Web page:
Defense sees a 10% increase in expenditure, much of which is the One-Rank-One-Pension change introduced this year. However, it’s not apparent what’s happening with the pay-commission recommendations.
The subsidy bill actually goes down! From 257,000 crores it falls to 250,000 crores, largely because of a lower food subsidy bill, which is 1.34 trillion rupees (versus the 1.39 trillion we spent this year).
They’ll only spend Rs. 25,000 cr. On bank recapitalization. Which is less than otherwise required, but they are likely to add more if they should.
Roads get about 97,000 crores this year. With 55,000 crores coming from the central budget directly to NHAI, another 27,000 crores will be used to build rural road networks. This is huge and productive.
The NREGA (rural employment guarantee act) will get Rs. 38,500 crores. (10% higher)
Plan expenditure is up 15%. Next year, finally, we won’t see a differentiation between “plan” and “non-plan” because the planning commission is gone. But this time we see the plan expenditure up mainly due to a higher allocation to roads, gram panchayats and irrigation.
How are we split?
The deficit actually decreases in absolute terms to 5.34 trillion, but that’s a lower percentage of GDP (only 3.5%) which is estimated to be Rs. 150 lakh cr.
The GDP goes up by Rs. 15 lakh crore, which is a 11% increase.
Last year, this didn’t work at all; the government saw the crude prices crash over 50% which saved them, but kept GDP growth at 8%. However, unless we see a major world crisis in FY17, a 10% to 11% GDP growth should be possible (5% inflation and about 5%-6% real growth)
Overall the revenue numbers look okay, only with the tax amnesty and higher tax percentages applying. However, the expenditure numbers look a little low in the light of a huge pay commission bill (which might not have been factored in) and potentially higher requirements for banks.
While the government will probably be able to make the deficit targets this year, it looks like they are squeezing out higher taxes from us and seeing their revenues grow much faster (14%) than the GDP (11%). And their expenditure is only at 10.4%, slower than the GDP growth expected. This is unsustainable, and will crimp growth – a number that is 3.5% of a GDP that grows 11% will not work if GDP only grows by 8%.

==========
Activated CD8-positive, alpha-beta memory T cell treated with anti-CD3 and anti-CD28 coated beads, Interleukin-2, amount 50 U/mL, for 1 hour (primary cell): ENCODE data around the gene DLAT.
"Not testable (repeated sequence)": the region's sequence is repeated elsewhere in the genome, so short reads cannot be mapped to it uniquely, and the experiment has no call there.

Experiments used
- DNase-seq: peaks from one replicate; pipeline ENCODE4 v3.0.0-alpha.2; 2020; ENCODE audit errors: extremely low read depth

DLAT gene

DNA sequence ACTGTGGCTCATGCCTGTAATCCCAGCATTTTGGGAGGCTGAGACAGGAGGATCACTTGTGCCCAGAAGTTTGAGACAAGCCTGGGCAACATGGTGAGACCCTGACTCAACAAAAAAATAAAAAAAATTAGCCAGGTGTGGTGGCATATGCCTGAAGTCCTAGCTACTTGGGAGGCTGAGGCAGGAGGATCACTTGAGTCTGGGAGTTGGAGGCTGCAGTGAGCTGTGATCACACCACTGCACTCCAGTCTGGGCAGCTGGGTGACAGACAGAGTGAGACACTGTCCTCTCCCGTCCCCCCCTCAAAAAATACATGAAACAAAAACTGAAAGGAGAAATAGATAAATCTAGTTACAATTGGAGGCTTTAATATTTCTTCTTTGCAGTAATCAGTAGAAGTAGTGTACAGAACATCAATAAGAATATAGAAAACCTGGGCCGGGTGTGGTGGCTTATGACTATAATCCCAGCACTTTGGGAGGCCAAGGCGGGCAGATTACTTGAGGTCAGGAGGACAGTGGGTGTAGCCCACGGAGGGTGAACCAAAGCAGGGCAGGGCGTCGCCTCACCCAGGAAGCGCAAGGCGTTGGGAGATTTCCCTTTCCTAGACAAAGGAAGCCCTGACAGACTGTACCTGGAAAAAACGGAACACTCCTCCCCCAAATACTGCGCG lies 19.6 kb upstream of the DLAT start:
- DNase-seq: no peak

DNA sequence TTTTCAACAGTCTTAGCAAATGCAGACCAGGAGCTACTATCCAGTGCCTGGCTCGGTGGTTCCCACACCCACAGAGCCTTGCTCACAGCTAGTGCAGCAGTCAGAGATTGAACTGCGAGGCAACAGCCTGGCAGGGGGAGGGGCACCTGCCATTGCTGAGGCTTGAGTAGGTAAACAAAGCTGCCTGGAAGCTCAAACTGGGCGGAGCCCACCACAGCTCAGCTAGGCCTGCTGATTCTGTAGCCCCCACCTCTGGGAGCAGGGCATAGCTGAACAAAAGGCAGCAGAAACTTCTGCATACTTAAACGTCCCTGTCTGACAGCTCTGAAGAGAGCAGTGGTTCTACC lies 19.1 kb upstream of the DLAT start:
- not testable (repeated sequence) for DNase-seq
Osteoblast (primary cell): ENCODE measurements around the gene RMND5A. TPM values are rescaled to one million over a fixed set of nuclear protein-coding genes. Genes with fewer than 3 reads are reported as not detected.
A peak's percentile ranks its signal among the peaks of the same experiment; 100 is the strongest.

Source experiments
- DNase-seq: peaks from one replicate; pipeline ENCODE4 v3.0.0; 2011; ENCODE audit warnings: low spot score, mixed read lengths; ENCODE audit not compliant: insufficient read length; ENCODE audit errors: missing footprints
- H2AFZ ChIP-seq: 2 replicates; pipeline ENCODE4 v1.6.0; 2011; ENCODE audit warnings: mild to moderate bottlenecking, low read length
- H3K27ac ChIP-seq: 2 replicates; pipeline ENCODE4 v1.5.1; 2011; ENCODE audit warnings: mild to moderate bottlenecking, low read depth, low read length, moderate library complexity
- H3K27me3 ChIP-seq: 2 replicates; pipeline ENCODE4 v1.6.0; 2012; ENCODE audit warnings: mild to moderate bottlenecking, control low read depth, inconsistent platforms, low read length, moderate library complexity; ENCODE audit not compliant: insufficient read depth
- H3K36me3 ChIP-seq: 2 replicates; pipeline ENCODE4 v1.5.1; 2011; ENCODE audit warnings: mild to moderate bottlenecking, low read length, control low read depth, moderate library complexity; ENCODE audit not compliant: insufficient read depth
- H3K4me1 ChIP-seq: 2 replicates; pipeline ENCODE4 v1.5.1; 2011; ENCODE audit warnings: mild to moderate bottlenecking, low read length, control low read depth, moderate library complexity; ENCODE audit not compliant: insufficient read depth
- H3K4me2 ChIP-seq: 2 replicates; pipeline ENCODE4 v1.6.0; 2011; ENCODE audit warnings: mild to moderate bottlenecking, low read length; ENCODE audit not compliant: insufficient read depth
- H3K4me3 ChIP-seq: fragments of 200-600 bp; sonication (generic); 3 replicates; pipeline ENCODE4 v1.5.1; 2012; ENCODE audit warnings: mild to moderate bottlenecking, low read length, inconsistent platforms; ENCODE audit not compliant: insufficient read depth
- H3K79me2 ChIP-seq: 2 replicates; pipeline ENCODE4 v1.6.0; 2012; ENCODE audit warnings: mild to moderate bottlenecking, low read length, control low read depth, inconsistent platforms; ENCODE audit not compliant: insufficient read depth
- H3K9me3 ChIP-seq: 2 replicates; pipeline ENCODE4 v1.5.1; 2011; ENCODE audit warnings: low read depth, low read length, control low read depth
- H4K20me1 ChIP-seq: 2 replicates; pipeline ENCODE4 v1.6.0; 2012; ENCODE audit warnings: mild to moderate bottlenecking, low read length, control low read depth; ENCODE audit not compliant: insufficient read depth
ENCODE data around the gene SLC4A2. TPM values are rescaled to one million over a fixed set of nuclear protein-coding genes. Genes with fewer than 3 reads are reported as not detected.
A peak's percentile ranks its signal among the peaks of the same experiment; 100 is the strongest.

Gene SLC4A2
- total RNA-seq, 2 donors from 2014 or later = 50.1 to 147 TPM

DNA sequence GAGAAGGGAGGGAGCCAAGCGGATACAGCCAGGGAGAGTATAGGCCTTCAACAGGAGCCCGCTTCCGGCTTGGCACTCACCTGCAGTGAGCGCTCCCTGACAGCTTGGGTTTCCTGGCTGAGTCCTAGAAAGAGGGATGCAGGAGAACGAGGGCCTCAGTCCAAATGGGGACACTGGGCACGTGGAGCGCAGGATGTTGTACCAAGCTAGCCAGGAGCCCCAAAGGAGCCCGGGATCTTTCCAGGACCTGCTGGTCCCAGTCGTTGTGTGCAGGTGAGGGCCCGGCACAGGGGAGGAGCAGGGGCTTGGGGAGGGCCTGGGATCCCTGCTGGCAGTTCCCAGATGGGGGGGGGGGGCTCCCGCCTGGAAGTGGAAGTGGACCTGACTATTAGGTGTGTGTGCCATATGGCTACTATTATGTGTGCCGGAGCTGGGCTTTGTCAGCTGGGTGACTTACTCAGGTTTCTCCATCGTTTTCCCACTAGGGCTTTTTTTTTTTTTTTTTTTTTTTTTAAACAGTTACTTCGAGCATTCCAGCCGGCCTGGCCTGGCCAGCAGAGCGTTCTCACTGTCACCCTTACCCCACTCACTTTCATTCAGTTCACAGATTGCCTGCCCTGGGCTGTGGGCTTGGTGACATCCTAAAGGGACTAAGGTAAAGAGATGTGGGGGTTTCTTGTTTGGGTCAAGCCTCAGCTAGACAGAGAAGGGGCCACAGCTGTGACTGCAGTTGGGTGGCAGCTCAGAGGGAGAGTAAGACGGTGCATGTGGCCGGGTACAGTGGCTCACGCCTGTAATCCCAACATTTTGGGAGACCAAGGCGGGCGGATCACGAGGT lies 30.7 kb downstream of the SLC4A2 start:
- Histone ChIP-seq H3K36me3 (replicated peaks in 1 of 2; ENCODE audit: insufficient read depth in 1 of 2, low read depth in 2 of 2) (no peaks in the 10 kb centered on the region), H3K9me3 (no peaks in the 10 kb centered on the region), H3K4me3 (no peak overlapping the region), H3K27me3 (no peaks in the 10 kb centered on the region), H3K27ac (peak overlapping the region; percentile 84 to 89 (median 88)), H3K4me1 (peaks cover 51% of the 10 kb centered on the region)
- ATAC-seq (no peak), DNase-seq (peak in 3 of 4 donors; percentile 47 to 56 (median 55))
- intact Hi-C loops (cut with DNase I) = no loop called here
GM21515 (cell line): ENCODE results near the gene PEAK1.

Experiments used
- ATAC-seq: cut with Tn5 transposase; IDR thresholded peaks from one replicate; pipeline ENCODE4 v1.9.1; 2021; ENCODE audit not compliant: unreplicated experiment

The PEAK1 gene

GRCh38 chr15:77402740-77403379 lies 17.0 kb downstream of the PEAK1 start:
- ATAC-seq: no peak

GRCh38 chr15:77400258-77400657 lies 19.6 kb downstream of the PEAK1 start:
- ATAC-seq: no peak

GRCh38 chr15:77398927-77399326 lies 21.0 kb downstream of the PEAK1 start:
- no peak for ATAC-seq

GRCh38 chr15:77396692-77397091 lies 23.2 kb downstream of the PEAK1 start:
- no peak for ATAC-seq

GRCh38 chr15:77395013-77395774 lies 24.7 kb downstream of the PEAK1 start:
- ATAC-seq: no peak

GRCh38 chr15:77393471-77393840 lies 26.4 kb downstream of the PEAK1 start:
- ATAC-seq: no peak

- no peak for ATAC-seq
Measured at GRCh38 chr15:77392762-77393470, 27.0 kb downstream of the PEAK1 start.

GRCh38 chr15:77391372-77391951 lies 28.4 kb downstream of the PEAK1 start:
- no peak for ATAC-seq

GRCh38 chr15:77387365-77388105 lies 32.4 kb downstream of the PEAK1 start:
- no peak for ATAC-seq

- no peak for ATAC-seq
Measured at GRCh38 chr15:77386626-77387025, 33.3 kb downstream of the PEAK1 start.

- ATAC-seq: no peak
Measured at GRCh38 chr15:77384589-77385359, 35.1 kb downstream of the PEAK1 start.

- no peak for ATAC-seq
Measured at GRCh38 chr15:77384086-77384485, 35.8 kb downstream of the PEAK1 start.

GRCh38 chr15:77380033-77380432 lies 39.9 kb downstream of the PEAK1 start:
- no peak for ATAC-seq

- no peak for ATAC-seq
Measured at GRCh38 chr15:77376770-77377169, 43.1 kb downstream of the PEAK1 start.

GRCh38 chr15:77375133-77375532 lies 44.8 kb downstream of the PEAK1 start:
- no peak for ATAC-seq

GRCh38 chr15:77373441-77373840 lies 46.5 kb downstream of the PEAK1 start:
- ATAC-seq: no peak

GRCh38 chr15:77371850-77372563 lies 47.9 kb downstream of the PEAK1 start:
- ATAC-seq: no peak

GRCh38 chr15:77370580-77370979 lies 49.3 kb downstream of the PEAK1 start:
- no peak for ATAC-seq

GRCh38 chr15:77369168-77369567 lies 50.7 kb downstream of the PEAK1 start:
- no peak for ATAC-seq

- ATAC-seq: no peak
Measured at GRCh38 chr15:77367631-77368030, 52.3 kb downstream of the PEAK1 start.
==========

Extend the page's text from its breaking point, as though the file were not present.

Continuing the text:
In some ways this is a “duct tape” budget – where many key elements are brought in only to make sure the budget deficit numbers work. The massive push for infrastructure is simply not there, other than in roads and railways.
But that also means we should stop expecting the government to do all the hard work in infra; much is required from private citizens in terms of investment and execution. Most of our large private companies have come up through crony capitalism, and that will only change if the big names are changed by new players coming in. This process is inherently destructive, and we will see a few bankruptcies (there’s even a bill for that!) that will drag down the GDP and government revenues.
This shouldn’t worry us. In fact I’d be happy if they miss their revenue estimates this way. It will really prove that the model – of bad cronies dying and their assets sold to newer private parties – is happening and the long term story is rosier.
The end view on the budget is: it is better than we expected because we expected so much worse. But it’s a reminder that India is moving on from a budget-determined path of growth once a year, to a more dynamic path that is charted as the year proceeds.